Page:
Overview – Matobo NP
Matobo National Park has huge scenic appeal with balancing granite rocks towering above the plains. Wildlife viewing has become less productive over recent years due to heavy poaching. Lion and elephant are absent. Several well-preserved Bushman rock art sites are open to the public.
Pros & Cons
- Dramatic rock landscape
- Great birding destination, especially for raptors
- Excellent rock art
- Good park for self-drive visitors
- Accommodation options for different budgets available
- Limited variety of safari animals (no elephant and lion)
- Small park with limited road network
Matobo has no lion or elephant, but white rhino is spotted quite regularly. This park has reputedly Africa's largest concentration of leopard, which love to move around the rocky outcrops (koppies) at dusk and dawn. Another animal associated with the rocky terrain is the klipspringer, which is often found in groups hopping from rock to rock.
Two types of rock formations dominate the scenery. Huge, smooth, gray, granite whaleback hills rise up from the plains. Even more dramatic are the balancing piles of angular shaped rocks – which look like giant children’s toys carefully stacked on top of each other.
Weather & Climate
Fair weather is the order of the day during Matobo’s Dry season (April to October). Sunny days are the norm, with the early-morning chill of these months quickly forgotten. During the Wet season (November to March), however, the sun is often obscured by unrelenting drizzle or heavy afternoon downpours.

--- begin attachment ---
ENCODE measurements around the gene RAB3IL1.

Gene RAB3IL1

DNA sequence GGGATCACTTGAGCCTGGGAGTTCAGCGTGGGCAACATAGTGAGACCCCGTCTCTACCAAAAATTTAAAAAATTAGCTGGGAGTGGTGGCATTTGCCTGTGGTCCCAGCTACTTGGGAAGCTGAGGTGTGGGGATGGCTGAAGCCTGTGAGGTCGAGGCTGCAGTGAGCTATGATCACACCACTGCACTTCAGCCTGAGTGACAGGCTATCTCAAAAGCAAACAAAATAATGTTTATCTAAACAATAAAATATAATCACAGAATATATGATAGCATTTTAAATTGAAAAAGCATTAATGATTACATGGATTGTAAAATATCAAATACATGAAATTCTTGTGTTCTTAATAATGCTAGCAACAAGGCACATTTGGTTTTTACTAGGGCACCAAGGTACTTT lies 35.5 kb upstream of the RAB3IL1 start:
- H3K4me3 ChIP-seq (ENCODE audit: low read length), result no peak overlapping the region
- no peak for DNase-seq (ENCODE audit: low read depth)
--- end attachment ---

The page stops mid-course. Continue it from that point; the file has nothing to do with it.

Best Time to Visit
The second half of the Dry season (April to October) coincides with the high season at Matobo. But you’ll rarely be troubled by anything resembling a crowd here. You will, however, get to see plenty of wildlife at this time, with the animals huddling around the available water sources. The wetter months are favored by birders, who come to witness the passage of migratory birds.
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Matobo NP Safari Reviews
- Expert Rating
- Bush Vibe
- User Rating
- Bush Vibe
Most Helpful Expert Review
Brian is an award winning travel writer, author of safari books and regular contributor to magazines such as BBC Wildlife and Travel Africa.
Lost in a lonely world of granite
It was Mzilikazi, the first great leader of the Matabele , who called these bare granite summits the Matobo because to him they resembled a huddle of bald heads. Today these strange, brooding hills are still a holy place, riddled with caves...
Latest User Review
The park is well run, with good roads and tracks. The scenery is spectacular, and the rock art we saw was the best we'd seen in our journey. There are no elephants, and not a huge amount of other wildlife, but we were there to see rhino,...